The Phoenix Foundation rose from the ashes of Wellington's late-90s high school music circuit to become one of the country's most acclaimed bands. Like MacGyver (the TV show the band name references) the six-piece have brought an eclectic DIY approach to six albums of accomplished alt-pop, plus some quirky soundtracks (Boy). The Herald rated Happy Ending "one of the best examples of pop music to come out of New Zealand"; Following 2013 double album Fandango, the band's sixth long player was 2015's Give Up Your Dreams.
Taika Waititi's 80s extravaganza wouldn't have been complete without the man himself arriving on set in a DeLorean — the time-travelling car from Back to the Future. The clip for The Phoenix Foundation is another homage-packed example of lo-fi genius from the Oscar nominated director. Note how Eastern European-derived keyboardist Luke Buda is playing a 'Poland' synthesizer. Said Waititi: "I spotted the DeLorean parked near our flat in Mt Cook, and left a note under the wiper saying 'what year are you from?' Turns it was one of two owned by a local doctor."
The video for this Phoenix Foundation single features Bret McKenzie excavating a deep hole, in a landscape that evokes the work of Russian director Andrei Tarkovsky (although Loren Taylor's video was actually shot in a clearing close to Wellington's wind turbine). The band turns up to watch, and the man finds eye-opening liberation from his toil. Vocalist Samuel Flynn Scott credited inspiration for the song to musician Lawrence Arabia’s recipe for satisfaction: ditching dreams of success, in order to enjoy making music. The result was a finalist for the 2016 APRA Silver Scroll.
From The Phoenix Foundation’s second album Pegasus, ‘Hitchcock’ is an eerie “electro noir” instrumental tribute to the great film director. Reuben Sutherland’s remarkable clip (which he shot, directed, animated and edited) features a choreographed army of Russian Lada cars — created out of images shot with a stills camera and layered 90 times. What follows is a surreal, conservation-themed revisiting of the Cold War as the electric powered Ladas of the ‘Petrol Crimes Bureau’ are pitted against a gas guzzling 4x4 (bedecked with the Stars and Stripes).
In this promo for the title track from the Phoenix Foundation's 2010 album a boy practises holding his breath, to better himself for meeting a sea nymph. It's a suitably giddy concept for a song that builds from its simple two-note intro onwards to a surging crescendo. "I'm on the sea floor / I am the mammal you adore / I'm on the sea floor, closer to the planet's core". A submarine South Coast swim and a glide through the pine trees of Wellington's Town Belt later, and our hero is united with his maiden. Directed by Nathan Hickey aka drummer for Beastwars.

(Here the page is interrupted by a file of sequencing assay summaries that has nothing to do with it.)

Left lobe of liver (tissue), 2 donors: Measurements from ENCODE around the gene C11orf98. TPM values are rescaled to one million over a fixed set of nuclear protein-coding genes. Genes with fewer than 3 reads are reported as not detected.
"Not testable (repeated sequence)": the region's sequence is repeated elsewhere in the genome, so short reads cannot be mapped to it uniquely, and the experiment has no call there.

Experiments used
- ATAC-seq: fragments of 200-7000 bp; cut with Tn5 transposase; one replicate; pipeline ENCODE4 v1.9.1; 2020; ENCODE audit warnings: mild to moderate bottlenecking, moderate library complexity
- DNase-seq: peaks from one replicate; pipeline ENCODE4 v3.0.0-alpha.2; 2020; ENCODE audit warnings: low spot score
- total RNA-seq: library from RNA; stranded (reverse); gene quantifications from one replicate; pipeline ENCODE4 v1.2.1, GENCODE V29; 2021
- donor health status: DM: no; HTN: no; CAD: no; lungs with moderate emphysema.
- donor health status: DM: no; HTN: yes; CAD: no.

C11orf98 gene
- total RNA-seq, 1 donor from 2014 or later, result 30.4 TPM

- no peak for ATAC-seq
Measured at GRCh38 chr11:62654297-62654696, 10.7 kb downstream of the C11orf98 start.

This Kiwi neighbours at war ‘dramedy’ pitted the Rush family — newly arrived in Ponsonby —against the Shorts, who are long-time renters next door. Arthur Short (Patrick Wilson) is a Kiwi battler solo Dad, with two teenage daughters; Dimity Rush (Danielle Cormack) the right wing HR manager whose partner is an anaesthetist, with two teen sons. In this first episode, Dimity aspires to climb the property ladder by scheming to get the Shorts’ house as an investment doer-upper. The satire of gentrification screened on TV One on Friday nights. The cast includes Rose McIvor (iZombie).
Fly My Pretties is a musical collaboration put together by Barnaby Weir of the Black Seeds. The all-star outfit - who come together for live performances - has included members of the Phoenix Foundation, Fat Freddys Drop and Paselode. The group began as a one-off project - a sellout multimedia show performed, filmed and recorded over four nights at Bats Theatre in Wellington in 2004, which was released as a live album and DVD. The one-off nature of the project has expanded nationwide to equally well-received shows.
Christchurch born musician James Milne took Lawrence Arabia as his stage name because he wanted an outrageous persona to front his own band The Reduction Agents, after playing with The Brunettes from 2002 to 2005. He has recorded two albums as Lawrence Arabia — playing most of the instruments on both of them. In 2009, his second album ‘Chant Darling’ was the inaugural winner of the Taite Music Prize for best independently released album of the year; and his song ‘Apple Pie Bed’ (co-written with the Phoenix Foundation’s Luke Buda) won the APRA Silver Scroll.
Each episode of this TVNZ show takes a well-known Kiwi and invites them to introduce their neighbourhood. In this episode Lukasz Buda (aka Luke Buda from band The Phoenix Foundation) showcases the people who make up the central Wellington suburb of Te Aro. Holocaust survivor Clare Galambos Winter talks about finding a home in Wellington after World War II. Also interviewed are Bari Chin, then running breakdancing group Juvenate, Armenian screenprinting artist George Hajian, and Tee Phee and Keith Cheah, founders of Wellington restaurant Little Penang.
Approached to be part of a TV3 fundraising event for health research charity Cure Kids, Flight of the Conchords duo Bret McKenzie and Jemaine Clement volunteered to write a song. The result was ‘Feel Inside’, one of NZ’s biggest singles of 2012. The roster of talents on the track crosses the gamut: from Dave Dobbyn and Peter Ulrich to Brooke Fraser and Ruby Frost, to rappers Savage and PNC — plus sometimes classical vocalist Elizabeth Marvelly, and two bearded men from The Phoenix Foundation.